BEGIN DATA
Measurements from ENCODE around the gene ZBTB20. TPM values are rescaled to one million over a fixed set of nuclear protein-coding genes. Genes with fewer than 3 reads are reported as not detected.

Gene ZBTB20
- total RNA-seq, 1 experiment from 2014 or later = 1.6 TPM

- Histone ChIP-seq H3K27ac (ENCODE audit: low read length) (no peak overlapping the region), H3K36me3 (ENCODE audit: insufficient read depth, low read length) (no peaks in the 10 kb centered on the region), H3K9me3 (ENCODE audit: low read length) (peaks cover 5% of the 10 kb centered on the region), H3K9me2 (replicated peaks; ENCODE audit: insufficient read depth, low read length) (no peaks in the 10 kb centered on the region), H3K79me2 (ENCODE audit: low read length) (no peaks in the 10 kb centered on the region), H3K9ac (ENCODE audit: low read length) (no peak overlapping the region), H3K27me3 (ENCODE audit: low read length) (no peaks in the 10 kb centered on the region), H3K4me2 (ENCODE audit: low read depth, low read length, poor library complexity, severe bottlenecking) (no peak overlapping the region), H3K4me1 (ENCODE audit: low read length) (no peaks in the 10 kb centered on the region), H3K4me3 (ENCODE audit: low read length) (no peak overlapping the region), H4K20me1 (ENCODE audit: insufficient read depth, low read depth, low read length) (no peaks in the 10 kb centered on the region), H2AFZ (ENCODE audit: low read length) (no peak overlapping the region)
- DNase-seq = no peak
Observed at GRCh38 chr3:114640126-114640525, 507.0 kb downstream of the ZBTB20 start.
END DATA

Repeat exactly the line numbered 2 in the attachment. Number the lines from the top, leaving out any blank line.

Gene ZBTB20